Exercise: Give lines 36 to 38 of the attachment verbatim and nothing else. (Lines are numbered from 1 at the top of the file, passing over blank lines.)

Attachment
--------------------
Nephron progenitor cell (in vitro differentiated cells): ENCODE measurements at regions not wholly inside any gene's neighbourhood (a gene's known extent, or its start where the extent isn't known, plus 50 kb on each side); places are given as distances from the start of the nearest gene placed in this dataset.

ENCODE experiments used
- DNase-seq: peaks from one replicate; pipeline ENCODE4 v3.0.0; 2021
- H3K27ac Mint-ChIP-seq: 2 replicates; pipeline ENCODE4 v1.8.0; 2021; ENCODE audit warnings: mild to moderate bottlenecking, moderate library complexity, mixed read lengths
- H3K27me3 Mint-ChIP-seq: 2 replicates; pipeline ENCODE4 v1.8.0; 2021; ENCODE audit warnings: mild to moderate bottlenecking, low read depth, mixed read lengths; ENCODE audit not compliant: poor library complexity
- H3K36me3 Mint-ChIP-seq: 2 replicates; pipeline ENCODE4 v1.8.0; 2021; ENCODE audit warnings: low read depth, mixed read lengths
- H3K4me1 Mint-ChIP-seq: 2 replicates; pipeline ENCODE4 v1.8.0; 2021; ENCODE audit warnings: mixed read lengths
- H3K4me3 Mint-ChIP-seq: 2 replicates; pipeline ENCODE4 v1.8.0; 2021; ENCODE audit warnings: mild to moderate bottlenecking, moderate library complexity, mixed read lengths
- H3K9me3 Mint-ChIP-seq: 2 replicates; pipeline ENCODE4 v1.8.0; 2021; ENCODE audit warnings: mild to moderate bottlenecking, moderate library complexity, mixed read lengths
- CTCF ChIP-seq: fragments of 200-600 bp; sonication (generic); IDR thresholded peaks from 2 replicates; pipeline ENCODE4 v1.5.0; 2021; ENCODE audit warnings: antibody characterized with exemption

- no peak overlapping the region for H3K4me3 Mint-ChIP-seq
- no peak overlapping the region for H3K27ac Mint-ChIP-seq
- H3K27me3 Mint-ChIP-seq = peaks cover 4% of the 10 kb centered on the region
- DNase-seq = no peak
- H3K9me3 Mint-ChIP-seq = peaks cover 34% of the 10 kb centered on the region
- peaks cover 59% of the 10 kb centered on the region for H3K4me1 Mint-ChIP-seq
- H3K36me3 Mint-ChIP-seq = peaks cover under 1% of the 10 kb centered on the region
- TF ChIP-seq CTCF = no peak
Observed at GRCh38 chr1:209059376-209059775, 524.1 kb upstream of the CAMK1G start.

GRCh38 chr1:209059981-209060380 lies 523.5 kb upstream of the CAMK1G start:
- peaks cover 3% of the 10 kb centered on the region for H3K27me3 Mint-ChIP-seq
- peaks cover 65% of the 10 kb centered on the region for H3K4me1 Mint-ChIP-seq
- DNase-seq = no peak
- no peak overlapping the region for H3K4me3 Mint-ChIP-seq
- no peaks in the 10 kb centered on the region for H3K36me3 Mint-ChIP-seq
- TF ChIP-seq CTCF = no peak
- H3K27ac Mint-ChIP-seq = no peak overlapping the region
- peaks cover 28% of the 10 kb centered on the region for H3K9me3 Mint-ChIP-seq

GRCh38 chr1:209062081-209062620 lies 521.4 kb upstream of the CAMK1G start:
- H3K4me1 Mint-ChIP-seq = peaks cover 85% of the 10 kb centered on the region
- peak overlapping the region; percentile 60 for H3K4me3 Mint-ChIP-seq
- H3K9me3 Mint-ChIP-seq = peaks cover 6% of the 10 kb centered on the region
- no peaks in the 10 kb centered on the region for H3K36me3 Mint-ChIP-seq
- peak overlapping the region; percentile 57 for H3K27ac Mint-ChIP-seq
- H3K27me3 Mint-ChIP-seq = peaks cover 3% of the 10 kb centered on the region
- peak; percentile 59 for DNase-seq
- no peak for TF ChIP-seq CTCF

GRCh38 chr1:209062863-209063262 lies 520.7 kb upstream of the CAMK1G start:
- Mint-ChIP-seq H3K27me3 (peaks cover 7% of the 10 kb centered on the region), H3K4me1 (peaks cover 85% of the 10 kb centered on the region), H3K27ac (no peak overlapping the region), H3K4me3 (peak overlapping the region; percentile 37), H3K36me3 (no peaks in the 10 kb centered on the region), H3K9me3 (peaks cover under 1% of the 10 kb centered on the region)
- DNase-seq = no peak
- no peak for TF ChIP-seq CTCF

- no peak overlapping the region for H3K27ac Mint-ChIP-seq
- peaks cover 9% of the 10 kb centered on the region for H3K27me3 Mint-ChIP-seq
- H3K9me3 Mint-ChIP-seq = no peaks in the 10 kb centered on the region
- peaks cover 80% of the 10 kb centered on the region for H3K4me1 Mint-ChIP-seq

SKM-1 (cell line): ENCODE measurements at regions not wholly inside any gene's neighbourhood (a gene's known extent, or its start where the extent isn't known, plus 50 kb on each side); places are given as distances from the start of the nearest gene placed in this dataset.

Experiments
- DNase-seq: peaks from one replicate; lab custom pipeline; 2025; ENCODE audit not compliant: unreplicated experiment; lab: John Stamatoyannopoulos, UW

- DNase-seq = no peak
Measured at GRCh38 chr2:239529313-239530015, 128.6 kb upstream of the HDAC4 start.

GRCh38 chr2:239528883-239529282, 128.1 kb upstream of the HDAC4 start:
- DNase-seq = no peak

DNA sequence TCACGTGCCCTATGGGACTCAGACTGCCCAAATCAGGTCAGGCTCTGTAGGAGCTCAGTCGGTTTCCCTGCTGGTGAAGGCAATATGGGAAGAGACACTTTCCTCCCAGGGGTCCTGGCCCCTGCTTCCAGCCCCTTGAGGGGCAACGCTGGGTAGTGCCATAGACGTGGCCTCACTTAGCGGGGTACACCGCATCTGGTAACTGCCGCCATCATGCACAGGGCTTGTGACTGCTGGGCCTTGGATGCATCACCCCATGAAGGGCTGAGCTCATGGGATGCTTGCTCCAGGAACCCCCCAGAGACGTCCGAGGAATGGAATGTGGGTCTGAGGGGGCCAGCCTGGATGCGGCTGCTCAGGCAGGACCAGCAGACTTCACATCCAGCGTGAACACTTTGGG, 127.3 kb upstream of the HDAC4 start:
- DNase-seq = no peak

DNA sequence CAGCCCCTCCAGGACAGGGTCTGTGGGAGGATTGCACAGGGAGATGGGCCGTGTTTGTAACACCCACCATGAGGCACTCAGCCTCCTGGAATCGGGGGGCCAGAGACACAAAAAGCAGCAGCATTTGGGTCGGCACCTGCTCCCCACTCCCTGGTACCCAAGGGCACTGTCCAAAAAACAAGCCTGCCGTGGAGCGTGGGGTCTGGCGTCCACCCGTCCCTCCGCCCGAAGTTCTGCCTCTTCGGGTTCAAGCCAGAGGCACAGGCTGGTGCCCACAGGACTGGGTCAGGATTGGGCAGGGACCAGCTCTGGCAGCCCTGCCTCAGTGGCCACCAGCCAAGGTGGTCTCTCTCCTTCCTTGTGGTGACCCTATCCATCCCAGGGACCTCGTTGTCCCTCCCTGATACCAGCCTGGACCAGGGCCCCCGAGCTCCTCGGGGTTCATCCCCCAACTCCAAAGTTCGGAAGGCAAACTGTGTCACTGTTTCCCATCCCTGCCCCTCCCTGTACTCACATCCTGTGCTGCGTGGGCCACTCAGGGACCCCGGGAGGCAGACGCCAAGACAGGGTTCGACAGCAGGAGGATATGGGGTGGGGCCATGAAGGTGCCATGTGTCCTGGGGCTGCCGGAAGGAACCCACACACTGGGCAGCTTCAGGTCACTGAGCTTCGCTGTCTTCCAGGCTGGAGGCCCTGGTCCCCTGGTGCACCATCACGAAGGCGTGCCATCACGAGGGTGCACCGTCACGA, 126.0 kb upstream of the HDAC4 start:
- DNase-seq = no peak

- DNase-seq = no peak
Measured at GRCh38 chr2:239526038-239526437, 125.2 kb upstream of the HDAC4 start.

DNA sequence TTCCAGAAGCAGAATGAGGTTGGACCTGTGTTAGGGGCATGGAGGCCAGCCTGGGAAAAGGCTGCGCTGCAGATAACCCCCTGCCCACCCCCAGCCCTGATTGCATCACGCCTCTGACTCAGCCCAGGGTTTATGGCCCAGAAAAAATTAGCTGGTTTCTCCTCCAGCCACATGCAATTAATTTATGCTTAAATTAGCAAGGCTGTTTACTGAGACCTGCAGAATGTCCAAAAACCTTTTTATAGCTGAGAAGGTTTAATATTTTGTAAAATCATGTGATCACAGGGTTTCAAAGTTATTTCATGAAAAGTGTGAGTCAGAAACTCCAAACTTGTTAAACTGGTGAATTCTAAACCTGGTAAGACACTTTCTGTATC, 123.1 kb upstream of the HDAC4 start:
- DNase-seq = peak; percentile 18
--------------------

- peak; percentile 59 for DNase-seq
- no peak for TF ChIP-seq CTCF

GRCh38 chr1:209062863-209063262 lies 520.7 kb upstream of the CAMK1G start: